“The three Xpressions allow the team to operate with independent groups, but then also all together with the Dashboard control system. And then downstream of that they are all going through a Carbonite Mosaic processor to get the live program feed, in all its shapes and sizes, placed on the boards and have that low latency video for everybody in the facility.
“A custom panel board was developed to manage the on-board camera feeds, which was last minute! We had built up the control room and everything was working, and Jason and I got to talk about the Pagoda board and what that was going to look like, with the program feeds in the center and graphics feeds left and right. But then we wanted to have a live in-car camera feed on the right hand side, independent of what the broadcast trucks were doing.
“So we devised a way to get a multi-viewer into Dashboard via an NDI feed and then create a touch panel that allows the operator to see every single in-car camera that the broadcast truck sees, and choose which one is live to that Pagoda board by just touching it and hitting Take. And when they do that it is also sending triggers to the Xpression Tessera system to change the graphics, the name and what data is around that in-car feed, to mesh into a cohesive workflow for that application,” said Lahey.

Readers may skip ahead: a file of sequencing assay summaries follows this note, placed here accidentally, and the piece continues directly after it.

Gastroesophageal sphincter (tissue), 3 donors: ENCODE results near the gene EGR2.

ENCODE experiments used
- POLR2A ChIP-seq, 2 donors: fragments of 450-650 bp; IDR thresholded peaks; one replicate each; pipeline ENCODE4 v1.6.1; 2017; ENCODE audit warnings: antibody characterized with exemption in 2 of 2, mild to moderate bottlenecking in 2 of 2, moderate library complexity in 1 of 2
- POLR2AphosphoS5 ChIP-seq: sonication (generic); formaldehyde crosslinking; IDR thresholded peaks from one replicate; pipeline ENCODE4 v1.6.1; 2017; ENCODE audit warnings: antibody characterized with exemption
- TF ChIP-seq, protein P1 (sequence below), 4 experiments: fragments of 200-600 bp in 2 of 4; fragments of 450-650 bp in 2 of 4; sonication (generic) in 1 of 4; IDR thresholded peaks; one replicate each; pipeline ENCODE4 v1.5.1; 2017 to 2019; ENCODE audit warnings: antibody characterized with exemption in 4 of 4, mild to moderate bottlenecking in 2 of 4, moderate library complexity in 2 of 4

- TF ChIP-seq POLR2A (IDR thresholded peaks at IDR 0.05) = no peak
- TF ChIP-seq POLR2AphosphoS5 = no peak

“It’s been a challenging year, and we were excited to have fans back,” said King. “There was some work that went into building the new system, getting the screens up, and developing this new workflow with Ross that we were just so proud to show our fans. It was really something special. I can’t wait for next year, when we can get the place completely full.”
Having not driven an IndyCar competitively since August of last year, Brazil’s Helio Castroneves from Meyer Shank Racing became a four-time Indianapolis 500 winner on May 30. He took the lead for the final time on lap 199 and won his record-tying fourth Indianapolis 500 after a late-race duel with second-place driver Alex Palou. The race set a new record for the fastest running of the Indianapolis 500, with an average speed of 190.690 mph. This race also created a new record for having 30 cars still running at the checkered flag.
“We are thrilled to have fans returning to Indianapolis Motor Speedway, and the greatest spectacle in racing,” said IMS Productions senior vice president and executive producer Rich Feinberg. “Fans returning to the Speedway experienced upgrades and improvements throughout the facility highlighted by new video boards driven by our new Ross control room.
“The Ross solution gives us incredible flexibility and control, and the custom DashBoard panels allow us to go straight to wherever the action is happening on track, including our on-board camera feeds, and bring this perspective to our fans immediately. We can effortlessly move between live and pre-recorded content, giving everyone in the venue a seamless and engaging experience.”